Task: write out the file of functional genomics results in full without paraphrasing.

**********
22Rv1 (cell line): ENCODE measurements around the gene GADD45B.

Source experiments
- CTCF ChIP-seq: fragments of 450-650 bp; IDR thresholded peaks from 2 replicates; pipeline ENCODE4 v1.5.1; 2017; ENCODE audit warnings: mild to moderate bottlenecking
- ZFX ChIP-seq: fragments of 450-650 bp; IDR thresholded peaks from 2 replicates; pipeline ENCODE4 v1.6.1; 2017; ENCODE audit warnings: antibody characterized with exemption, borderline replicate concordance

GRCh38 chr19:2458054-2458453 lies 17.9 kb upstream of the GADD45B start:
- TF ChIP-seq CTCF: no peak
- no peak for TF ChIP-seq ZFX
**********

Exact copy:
22Rv1 (cell line): ENCODE measurements around the gene GADD45B.

Source experiments
- CTCF ChIP-seq: fragments of 450-650 bp; IDR thresholded peaks from 2 replicates; pipeline ENCODE4 v1.5.1; 2017; ENCODE audit warnings: mild to moderate bottlenecking
- ZFX ChIP-seq: fragments of 450-650 bp; IDR thresholded peaks from 2 replicates; pipeline ENCODE4 v1.6.1; 2017; ENCODE audit warnings: antibody characterized with exemption, borderline replicate concordance

GRCh38 chr19:2458054-2458453 lies 17.9 kb upstream of the GADD45B start:
- TF ChIP-seq CTCF: no peak
- no peak for TF ChIP-seq ZFX